Yes, there were moments that were a little (or a lot) cheesy.  Yes, the show abounds with product placement at nearly every turn.  But Jonah and Ellie Gomez aren't living in their grandma's basement anymore, and as of yesterday afternoon, I'm on my way to becoming a part of the Bone Marrow Match Registry.

Pretty good results, if you ask me.




 


Episode 902 of Extreme Makeover: Home Edition will be aired on CBS on Sunday, October 2.

(pauni week image courtesy of equea.com)

Tuesday, September 27, 2011

update from the backyard

Remember back when I put some homemade washable paint on my monthly roundup and said that I wanted to try it sometime?

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We did.

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It was awesome.


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The end.



(p.s.  I should make it clear that those rocks were not painted with the homemade washable paint.  They were actually painted on a previous painting activity, with those acrylic paints that you squeeze out of those little bottles.  The homemade washable paint is more along the lines of sidewalk chalk in both texture, color, and durability.  Just don't want anyone to be disappointed you know.)


Monday, September 26, 2011

I'm kind of a big deal (in case you haven't noticed)

(What?  You haven't noticed?)

* * *

So, a few weeks back, this guy from Extreme Home Makeover contacted me to see if I wanted to preview an upcoming episode.  Turns out, this Sunday they're doing an episode where they highlight a Mormon family in the Salt Lake Valley, and more specifically a little boy, who has a super-rare (as in, he's the only kid who has been found to have it) blood disorder.

Naturally, I was flattered, and intrigued.  So, we exchanged a few e-mails, and yesterday he sent me the rough version of the episode for me to view.  (I'd share the link with y'all, but it's password-protected, and I'm forbidden to share it anyway, which I guess makes sense.  Besides, anyone who wants to will be able to watch it on Sunday anyway.)  I've watched about five minutes of it, and so far I'm really liking it, which is always a good sign.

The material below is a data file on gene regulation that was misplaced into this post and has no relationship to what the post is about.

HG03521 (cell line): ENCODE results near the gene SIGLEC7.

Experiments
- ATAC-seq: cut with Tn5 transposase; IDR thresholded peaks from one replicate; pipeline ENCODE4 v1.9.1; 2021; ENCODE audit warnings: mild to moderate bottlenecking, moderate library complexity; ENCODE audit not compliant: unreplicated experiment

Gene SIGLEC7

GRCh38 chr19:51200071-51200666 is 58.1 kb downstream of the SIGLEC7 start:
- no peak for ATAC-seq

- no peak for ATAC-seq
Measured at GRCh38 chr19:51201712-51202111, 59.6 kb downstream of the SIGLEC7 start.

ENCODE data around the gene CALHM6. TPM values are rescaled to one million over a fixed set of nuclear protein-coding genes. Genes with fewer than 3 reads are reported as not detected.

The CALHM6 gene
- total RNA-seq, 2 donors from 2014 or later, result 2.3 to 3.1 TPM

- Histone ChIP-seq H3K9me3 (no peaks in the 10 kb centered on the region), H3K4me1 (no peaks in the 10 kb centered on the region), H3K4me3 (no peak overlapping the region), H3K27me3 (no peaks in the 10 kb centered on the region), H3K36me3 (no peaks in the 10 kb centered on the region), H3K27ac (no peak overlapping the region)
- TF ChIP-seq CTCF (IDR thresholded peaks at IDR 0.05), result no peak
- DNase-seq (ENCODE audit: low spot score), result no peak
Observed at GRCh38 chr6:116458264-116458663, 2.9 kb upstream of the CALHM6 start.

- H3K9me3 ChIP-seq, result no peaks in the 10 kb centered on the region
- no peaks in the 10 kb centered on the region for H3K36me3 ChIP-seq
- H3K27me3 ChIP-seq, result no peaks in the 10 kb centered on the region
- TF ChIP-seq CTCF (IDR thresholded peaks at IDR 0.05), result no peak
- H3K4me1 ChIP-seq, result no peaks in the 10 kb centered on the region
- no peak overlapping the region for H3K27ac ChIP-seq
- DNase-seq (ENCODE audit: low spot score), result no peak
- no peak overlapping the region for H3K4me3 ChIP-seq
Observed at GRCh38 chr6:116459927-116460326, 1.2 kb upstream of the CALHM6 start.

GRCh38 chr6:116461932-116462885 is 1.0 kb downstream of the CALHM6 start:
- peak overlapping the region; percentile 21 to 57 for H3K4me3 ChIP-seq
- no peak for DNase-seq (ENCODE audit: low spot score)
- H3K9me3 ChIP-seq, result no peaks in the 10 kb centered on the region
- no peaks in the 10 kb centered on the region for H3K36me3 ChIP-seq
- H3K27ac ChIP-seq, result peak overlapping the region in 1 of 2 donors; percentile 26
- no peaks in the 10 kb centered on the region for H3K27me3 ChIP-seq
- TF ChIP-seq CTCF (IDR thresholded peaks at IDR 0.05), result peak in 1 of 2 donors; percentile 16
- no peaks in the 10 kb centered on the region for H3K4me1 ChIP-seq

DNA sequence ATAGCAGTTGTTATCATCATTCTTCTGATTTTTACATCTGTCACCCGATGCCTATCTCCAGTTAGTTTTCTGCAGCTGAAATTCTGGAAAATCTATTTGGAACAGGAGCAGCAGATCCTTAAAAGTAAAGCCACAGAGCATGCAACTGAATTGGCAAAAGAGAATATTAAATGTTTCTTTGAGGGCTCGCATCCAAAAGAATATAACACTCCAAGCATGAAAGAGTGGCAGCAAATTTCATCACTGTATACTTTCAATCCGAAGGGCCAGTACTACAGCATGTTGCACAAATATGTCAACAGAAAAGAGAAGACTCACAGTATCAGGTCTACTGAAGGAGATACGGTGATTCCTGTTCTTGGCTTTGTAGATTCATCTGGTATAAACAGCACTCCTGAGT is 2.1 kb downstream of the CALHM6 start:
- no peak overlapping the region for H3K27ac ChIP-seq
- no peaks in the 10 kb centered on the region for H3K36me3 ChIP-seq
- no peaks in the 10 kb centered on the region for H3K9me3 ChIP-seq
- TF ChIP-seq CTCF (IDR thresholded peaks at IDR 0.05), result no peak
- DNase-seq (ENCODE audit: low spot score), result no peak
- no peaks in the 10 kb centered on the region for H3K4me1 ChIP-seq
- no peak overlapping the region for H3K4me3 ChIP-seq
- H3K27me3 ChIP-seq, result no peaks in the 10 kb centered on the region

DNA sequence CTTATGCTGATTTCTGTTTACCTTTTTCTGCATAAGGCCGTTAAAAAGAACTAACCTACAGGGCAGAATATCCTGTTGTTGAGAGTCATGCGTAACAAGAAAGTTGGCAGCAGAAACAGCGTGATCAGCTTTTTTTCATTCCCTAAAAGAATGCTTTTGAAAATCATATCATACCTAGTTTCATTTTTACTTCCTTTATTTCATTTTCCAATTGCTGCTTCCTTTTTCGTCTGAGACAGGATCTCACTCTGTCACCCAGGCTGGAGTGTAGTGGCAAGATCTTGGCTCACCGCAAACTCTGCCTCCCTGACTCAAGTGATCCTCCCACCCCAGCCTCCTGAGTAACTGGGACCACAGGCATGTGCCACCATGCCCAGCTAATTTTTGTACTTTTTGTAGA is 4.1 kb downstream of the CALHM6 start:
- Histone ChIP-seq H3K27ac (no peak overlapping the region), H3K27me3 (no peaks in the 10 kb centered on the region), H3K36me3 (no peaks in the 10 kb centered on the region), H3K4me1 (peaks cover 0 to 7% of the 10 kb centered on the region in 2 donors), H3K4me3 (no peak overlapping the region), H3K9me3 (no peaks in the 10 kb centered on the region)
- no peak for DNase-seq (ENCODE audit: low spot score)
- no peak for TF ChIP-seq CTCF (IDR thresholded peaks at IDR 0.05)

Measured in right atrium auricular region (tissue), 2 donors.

So anyway, I'm hoping to get the rest of the episode watched either today or tomorrow, and then I'll post some of my thoughts shortly after that.  They're not compensating me in any way to watch it or write about it, so you know, I don't really have a conflict of interest about it or anything like that.

Anyway, if you'll indulge me, I'd appreciate it.  I mean, it's pretty cool, right?  One day you're positing pictures of lions and hosting random musical competitions, and the next, you're previewing secret episodes of televisions shows on a major network.  Can half-tees and basa body products be far behind?  I think not!  Watch out CJane, there's a new Mormon blogger in town!

(Anyone in Cache Valley wanna help me put on a Rooftop Concert Series?)


(Don't answer that--I am soooo kidding there.  Me, put on a concert series?  I think I'd rather stick a fork in my eye.)





 

Friday, September 23, 2011

It all boils down to love.

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Heather lives it up with Grandpa Deon and Grandma Helen

Many years ago, when I had been working at the festival (which is what my employer wants us to start calling the opera company now--since our official name is Utah Festival Opera & Musical Theatre, and calling it "the opera company" is intimidating to some people and they think they can't come see our shows because they don't like opera, which is silly because opera is kind of fun, and musicals, which we do every year are exceptionally fun) for only a few years, I met Deon and Helen.